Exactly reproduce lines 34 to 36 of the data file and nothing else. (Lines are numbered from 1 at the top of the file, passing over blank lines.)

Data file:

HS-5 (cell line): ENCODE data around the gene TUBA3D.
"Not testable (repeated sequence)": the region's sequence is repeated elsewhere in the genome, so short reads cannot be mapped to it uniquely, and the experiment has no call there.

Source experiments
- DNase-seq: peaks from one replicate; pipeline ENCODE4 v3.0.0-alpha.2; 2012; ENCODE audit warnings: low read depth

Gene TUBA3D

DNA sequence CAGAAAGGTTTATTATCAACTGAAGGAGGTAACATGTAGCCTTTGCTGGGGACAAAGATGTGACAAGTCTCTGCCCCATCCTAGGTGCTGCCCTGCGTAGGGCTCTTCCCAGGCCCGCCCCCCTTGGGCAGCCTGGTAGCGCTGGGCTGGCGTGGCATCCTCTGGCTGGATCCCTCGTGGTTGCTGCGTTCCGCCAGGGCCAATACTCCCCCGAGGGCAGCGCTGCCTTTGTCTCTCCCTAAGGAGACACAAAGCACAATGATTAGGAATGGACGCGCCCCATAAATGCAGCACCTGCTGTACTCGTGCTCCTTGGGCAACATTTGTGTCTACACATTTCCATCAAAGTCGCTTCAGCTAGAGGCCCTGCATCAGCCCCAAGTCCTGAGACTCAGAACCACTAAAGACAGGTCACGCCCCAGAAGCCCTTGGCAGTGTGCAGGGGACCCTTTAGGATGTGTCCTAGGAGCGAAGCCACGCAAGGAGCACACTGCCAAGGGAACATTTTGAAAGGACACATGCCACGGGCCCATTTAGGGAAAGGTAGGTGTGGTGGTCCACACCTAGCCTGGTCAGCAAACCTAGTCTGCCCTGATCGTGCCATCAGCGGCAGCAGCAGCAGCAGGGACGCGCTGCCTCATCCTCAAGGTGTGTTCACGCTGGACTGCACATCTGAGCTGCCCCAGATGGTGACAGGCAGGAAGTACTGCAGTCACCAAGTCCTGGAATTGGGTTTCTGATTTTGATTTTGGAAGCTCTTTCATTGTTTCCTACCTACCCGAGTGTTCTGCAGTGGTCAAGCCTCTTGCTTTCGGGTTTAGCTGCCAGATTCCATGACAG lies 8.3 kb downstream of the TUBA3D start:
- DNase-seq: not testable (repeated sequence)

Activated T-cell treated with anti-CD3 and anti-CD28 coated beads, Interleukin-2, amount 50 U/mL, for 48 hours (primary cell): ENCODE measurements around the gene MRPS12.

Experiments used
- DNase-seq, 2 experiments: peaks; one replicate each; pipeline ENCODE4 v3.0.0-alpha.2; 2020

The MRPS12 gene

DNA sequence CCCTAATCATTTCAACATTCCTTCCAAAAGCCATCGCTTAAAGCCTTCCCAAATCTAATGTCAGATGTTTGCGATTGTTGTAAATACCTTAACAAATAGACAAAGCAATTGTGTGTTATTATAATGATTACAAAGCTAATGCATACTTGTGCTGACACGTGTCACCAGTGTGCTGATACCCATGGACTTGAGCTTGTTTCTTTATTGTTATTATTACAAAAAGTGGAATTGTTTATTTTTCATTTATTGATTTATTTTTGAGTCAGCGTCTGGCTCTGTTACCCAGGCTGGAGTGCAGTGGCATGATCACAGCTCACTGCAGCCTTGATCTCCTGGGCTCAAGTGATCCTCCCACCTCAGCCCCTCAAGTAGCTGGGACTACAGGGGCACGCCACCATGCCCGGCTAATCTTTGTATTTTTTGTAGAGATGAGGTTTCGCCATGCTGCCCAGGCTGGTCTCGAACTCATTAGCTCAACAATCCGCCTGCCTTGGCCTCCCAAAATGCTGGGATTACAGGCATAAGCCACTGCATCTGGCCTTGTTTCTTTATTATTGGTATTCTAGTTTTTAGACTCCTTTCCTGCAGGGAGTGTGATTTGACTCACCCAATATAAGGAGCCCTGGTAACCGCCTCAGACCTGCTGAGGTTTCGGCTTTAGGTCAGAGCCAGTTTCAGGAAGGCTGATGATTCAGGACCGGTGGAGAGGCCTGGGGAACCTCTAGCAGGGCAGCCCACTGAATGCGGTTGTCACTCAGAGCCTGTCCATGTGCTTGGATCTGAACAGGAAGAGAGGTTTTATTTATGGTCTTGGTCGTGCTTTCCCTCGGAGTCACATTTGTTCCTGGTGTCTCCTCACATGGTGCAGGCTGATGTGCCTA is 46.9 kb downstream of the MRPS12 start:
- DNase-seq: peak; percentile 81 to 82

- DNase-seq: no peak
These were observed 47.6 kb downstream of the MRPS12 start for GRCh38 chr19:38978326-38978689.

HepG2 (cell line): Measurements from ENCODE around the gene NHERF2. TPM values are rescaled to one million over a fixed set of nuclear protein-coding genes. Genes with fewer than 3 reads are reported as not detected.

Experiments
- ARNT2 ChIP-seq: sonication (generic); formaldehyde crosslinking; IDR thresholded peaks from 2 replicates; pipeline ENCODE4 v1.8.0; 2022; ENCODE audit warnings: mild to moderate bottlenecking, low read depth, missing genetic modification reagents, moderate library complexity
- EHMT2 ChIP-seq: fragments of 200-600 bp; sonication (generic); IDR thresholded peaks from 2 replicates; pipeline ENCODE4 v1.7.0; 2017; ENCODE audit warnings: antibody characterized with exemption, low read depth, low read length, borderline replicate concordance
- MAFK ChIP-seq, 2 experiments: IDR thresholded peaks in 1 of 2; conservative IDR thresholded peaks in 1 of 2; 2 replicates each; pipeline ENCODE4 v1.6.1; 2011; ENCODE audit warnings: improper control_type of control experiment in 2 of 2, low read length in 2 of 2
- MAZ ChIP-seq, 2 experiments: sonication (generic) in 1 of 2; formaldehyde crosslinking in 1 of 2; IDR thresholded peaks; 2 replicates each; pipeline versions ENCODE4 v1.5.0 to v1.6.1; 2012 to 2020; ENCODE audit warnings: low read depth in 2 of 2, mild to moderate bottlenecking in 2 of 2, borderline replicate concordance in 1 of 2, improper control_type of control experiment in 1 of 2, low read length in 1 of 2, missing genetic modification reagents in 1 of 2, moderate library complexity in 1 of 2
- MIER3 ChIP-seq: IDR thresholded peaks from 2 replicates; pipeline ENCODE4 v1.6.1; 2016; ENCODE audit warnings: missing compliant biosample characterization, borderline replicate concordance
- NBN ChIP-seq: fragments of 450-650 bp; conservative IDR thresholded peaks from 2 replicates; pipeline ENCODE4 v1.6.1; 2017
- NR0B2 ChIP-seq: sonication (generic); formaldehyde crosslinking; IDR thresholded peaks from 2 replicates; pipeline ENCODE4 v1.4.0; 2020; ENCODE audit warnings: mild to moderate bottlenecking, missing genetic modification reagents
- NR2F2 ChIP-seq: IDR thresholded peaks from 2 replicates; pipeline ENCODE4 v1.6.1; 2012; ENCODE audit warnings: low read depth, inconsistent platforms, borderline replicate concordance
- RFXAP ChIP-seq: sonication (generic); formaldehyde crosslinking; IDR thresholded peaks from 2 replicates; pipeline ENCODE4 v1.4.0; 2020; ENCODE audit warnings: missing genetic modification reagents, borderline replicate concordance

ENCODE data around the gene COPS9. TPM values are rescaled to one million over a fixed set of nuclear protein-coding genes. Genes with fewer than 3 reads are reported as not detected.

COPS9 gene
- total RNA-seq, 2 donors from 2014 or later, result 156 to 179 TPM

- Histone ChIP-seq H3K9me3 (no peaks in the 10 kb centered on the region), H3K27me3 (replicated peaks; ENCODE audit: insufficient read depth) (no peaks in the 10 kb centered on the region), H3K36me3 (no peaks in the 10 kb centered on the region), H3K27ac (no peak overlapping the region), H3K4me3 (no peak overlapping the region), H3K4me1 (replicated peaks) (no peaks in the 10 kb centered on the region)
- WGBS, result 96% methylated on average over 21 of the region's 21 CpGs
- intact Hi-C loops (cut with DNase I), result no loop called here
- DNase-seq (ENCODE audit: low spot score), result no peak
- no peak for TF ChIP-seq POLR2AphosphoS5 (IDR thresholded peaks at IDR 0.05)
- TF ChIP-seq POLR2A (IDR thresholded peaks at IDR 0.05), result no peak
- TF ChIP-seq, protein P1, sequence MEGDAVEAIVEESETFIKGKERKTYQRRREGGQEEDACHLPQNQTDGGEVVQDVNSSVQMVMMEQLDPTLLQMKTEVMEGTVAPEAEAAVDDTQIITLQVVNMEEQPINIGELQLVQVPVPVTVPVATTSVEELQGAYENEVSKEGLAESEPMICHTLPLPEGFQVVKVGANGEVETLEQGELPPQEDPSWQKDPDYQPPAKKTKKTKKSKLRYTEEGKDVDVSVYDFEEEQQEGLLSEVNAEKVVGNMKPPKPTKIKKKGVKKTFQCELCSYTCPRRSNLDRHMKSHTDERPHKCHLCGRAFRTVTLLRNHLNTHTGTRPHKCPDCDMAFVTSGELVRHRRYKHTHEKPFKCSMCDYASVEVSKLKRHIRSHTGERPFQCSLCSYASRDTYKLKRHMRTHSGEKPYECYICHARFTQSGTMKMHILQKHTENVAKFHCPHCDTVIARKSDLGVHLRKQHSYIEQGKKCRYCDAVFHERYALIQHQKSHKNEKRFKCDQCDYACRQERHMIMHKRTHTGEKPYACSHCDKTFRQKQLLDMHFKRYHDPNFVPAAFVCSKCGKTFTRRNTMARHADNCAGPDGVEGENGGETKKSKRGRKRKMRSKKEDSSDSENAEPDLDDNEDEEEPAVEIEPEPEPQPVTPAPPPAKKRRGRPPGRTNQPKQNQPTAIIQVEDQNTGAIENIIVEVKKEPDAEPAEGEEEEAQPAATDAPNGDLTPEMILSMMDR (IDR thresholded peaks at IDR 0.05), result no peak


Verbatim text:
- no peak for TF ChIP-seq POLR2AphosphoS5 (IDR thresholded peaks at IDR 0.05)
- TF ChIP-seq POLR2A (IDR thresholded peaks at IDR 0.05), result no peak
- TF ChIP-seq, protein P1, sequence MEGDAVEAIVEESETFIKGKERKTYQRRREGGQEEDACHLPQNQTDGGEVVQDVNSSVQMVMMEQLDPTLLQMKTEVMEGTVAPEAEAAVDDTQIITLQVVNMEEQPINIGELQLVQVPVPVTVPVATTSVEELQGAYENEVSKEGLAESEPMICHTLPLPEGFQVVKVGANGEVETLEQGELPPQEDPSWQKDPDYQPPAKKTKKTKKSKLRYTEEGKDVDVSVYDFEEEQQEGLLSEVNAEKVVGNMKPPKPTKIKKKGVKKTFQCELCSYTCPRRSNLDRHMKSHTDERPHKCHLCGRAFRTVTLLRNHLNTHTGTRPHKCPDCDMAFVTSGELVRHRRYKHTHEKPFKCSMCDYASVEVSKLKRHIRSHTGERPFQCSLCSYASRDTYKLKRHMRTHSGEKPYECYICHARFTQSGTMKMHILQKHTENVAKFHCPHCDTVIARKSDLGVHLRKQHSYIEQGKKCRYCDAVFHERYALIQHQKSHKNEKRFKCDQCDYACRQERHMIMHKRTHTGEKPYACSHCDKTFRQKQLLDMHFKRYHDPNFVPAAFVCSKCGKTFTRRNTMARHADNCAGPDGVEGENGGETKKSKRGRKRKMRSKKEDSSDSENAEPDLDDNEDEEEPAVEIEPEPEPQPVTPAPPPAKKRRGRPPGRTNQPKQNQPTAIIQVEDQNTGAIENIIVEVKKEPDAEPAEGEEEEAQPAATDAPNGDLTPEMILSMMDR (IDR thresholded peaks at IDR 0.05), result no peak